24 March 2015
Gold Trades Close to Two-Week High on U.S. Interest-Rate Outlook
(Bloomberg) - Gold traded close to the highest in two weeks amid speculation that U.S. policy makers will hold off on raising interest rates until later this year.
Federal Reserve Chair Janet Yellen signaled last week that the central bank is in no hurry to raise rates after the Fed dropped a pledge to be patient on tightening. Higher borrowing costs cut gold’s allure because the metal generally offers returns only through price gains.
The dollar touched the lowest in two weeks against a basket of 10 currencies after after Fed Vice Chairman Stanley Fischer said on Monday that while higher rates will probably be warranted by before the end of the year, policy makers want to be “reasonably confident” that inflation is rising toward their 2 percent goal.
“The market believes that the Fed will not be aggressive about the rate hike, giving a boost to gold,” Alfonso Esparza, a senior currency analyst at Oanda Corp. in Toronto, said in a telephone interview. “Also, the dollar weakness is keeping gold supported.”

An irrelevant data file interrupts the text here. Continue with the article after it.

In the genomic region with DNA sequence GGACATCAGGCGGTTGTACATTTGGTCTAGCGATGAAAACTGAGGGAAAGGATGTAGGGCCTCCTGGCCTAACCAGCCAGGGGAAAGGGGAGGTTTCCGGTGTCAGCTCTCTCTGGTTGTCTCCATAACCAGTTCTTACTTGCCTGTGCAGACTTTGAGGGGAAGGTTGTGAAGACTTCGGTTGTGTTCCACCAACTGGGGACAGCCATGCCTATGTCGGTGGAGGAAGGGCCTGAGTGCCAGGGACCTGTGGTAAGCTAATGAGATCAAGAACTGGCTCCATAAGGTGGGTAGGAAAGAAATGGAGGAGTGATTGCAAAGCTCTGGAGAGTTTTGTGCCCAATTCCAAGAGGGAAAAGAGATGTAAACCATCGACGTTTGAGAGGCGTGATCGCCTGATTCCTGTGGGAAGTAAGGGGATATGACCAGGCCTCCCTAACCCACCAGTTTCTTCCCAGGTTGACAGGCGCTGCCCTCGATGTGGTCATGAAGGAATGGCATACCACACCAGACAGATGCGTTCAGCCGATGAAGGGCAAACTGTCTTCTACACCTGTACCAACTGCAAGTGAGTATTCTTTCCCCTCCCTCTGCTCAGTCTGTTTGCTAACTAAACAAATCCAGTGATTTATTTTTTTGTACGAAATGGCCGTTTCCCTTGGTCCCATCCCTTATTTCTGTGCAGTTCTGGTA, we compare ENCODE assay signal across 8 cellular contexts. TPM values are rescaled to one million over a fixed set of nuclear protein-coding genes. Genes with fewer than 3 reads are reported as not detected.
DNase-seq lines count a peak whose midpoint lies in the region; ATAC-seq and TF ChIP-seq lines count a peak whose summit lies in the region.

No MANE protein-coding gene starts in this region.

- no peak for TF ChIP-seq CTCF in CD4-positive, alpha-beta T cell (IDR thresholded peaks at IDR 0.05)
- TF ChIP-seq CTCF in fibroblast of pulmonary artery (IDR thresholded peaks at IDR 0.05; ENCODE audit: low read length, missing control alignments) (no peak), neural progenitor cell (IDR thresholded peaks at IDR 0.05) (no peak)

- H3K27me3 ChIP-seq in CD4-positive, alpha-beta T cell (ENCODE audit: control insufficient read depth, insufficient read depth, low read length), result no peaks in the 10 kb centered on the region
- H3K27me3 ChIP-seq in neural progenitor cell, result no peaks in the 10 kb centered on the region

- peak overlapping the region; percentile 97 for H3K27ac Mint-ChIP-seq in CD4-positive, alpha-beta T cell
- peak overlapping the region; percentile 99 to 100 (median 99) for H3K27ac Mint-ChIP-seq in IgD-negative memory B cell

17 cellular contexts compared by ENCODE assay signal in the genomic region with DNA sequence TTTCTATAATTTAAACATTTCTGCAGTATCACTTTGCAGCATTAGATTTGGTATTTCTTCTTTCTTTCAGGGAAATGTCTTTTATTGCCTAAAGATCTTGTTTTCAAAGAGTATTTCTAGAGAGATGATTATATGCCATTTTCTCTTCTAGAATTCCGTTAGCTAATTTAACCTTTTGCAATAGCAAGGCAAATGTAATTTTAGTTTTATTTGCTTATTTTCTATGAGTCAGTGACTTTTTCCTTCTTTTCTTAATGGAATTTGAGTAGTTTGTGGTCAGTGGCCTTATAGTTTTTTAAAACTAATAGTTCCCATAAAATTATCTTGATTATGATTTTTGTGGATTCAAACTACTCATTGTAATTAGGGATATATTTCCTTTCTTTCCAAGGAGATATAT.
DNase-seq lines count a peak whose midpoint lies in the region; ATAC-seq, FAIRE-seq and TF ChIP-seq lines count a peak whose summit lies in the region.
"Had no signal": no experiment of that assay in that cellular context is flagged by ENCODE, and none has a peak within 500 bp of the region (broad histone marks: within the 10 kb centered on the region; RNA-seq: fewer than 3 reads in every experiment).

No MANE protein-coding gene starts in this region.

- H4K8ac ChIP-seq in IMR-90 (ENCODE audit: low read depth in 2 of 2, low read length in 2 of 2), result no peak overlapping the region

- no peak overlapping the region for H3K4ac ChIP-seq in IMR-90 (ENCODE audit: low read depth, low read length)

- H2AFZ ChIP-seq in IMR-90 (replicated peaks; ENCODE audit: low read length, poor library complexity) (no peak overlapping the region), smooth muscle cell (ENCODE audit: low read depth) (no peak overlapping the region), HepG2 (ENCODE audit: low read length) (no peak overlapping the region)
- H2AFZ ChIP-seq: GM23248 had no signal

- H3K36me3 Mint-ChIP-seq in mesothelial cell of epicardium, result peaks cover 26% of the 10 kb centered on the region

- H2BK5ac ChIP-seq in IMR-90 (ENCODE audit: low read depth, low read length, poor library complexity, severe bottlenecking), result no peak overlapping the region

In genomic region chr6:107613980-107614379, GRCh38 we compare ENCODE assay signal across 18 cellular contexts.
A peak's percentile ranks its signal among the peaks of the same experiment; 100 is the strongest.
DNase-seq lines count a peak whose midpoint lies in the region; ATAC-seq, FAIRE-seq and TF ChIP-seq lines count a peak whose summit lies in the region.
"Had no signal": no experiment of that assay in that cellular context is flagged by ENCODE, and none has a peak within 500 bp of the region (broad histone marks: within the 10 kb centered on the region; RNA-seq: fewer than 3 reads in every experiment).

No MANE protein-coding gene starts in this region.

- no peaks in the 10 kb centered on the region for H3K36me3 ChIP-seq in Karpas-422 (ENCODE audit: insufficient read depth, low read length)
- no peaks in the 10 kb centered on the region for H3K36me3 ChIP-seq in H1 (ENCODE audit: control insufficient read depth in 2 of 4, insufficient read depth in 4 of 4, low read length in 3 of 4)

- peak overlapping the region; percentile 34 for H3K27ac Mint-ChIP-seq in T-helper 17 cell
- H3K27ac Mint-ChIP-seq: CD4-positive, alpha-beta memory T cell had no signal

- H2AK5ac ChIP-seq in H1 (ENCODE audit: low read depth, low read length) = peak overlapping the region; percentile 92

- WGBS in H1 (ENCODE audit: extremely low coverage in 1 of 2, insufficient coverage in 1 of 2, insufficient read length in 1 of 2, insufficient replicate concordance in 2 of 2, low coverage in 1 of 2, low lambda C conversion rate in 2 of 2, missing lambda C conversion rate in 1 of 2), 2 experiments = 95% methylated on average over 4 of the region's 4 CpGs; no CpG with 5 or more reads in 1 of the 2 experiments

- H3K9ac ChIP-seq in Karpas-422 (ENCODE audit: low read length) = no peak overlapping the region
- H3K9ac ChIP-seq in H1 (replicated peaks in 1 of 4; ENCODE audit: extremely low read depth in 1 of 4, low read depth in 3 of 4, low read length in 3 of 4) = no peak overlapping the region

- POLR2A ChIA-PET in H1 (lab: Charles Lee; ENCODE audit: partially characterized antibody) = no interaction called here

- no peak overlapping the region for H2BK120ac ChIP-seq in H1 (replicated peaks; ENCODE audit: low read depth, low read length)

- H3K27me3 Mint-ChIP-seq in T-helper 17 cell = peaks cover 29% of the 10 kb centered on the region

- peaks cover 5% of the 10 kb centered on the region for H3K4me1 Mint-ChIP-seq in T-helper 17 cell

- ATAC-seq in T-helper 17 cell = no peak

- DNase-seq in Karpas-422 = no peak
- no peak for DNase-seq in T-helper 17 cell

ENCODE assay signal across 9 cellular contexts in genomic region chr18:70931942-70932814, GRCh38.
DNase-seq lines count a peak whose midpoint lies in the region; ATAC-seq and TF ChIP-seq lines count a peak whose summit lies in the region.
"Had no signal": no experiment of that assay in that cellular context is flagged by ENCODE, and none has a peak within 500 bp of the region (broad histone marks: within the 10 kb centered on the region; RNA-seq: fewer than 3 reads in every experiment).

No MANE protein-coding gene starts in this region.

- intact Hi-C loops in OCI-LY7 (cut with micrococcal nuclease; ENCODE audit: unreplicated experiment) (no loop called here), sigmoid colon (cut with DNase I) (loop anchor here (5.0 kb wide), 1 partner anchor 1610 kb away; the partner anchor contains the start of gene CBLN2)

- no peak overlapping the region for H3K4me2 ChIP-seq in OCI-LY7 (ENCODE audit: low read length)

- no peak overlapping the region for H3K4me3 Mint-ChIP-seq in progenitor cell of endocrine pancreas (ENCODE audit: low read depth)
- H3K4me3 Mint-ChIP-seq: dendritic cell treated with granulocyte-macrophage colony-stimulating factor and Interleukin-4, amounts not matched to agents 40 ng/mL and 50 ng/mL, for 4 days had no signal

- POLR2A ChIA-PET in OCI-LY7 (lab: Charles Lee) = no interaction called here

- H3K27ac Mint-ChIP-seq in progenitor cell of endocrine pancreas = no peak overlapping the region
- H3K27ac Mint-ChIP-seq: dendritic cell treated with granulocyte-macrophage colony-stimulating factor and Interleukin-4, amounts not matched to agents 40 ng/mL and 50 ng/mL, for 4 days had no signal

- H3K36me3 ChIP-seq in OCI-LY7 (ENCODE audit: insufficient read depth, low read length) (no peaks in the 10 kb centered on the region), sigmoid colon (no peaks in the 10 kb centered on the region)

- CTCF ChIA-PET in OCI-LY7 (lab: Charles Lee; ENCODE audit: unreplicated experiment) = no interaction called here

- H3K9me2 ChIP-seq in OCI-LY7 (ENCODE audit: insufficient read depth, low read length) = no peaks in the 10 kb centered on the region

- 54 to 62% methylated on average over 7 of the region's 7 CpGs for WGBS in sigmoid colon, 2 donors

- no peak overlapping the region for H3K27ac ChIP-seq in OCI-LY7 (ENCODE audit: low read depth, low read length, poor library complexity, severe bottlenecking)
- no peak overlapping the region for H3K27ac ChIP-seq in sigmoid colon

Gold for immediate delivery fell 0.1 percent to $1,188.72 an ounce at 9:57 a.m. New York time after reaching $1,195.15, the highest since March 6, according to Bloomberg generic pricing.
On the Comex in New York, gold futures for April delivery rose 0.1 percent to $1,188.50. Aggregate trading was 36 percent above the 100-day average for this time, data compiled by Bloomberg show.
Holdings in exchange-traded products backed by gold rose on Monday for the first time in a month.
The cost of living in the U.S. excluding food and fuel rose more than forecast in February, reflecting broad-based gains that helped keep a floor under inflation, a government report showed on Tuesday.
The chances of Greece exiting the euro are 50-50, and the country could go “down the drain,” billionaire investor George Soros said in a Bloomberg Television interview due to air Tuesday.
Greece needs to persuade its creditors to sign off on a package of economic measures to free up long-withheld aid payments that will keep the country afloat.
“The sentiment has changed since the Fed meeting last week,” Ole Hansen, an analyst in Copenhagen at Saxo Bank A/S, said in a telephone interview. A weaker dollar and Greek turmoil boosted gold, he said.
Spot silver fell 0.4 percent to $16.91 an ounce. The price rose in the previous four sessions, the longest rally since Nov. 25.